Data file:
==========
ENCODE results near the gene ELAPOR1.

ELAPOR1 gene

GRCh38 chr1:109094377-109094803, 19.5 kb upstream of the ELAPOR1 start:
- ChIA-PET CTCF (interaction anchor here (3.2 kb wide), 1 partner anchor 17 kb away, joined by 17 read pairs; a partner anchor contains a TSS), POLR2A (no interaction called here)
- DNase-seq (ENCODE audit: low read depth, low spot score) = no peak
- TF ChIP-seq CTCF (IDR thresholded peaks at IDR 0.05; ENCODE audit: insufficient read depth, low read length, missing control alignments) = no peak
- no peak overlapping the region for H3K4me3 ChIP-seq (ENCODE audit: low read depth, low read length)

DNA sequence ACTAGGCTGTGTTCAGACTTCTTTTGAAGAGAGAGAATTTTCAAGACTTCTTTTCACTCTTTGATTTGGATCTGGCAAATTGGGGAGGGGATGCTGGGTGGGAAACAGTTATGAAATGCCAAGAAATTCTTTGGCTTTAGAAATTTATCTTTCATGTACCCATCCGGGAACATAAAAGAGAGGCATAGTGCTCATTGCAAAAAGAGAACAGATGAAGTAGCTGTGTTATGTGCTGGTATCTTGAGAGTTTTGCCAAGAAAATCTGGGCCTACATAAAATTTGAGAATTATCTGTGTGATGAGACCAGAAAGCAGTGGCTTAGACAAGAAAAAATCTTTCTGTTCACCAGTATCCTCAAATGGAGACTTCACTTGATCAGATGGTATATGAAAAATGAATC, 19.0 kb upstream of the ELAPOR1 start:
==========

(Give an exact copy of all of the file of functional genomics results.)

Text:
ENCODE results near the gene ELAPOR1.

ELAPOR1 gene

GRCh38 chr1:109094377-109094803, 19.5 kb upstream of the ELAPOR1 start:
- ChIA-PET CTCF (interaction anchor here (3.2 kb wide), 1 partner anchor 17 kb away, joined by 17 read pairs; a partner anchor contains a TSS), POLR2A (no interaction called here)
- DNase-seq (ENCODE audit: low read depth, low spot score) = no peak
- TF ChIP-seq CTCF (IDR thresholded peaks at IDR 0.05; ENCODE audit: insufficient read depth, low read length, missing control alignments) = no peak
- no peak overlapping the region for H3K4me3 ChIP-seq (ENCODE audit: low read depth, low read length)

DNA sequence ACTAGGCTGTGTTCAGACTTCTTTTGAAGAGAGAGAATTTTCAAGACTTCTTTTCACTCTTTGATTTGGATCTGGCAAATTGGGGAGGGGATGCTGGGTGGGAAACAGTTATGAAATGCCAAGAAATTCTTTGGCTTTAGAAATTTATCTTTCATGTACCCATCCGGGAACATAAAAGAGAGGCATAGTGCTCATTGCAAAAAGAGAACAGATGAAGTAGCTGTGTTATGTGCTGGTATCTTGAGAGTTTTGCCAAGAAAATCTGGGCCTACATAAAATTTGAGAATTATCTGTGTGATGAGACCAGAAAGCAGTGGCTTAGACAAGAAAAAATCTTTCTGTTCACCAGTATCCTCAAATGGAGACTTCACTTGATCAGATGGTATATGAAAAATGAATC, 19.0 kb upstream of the ELAPOR1 start: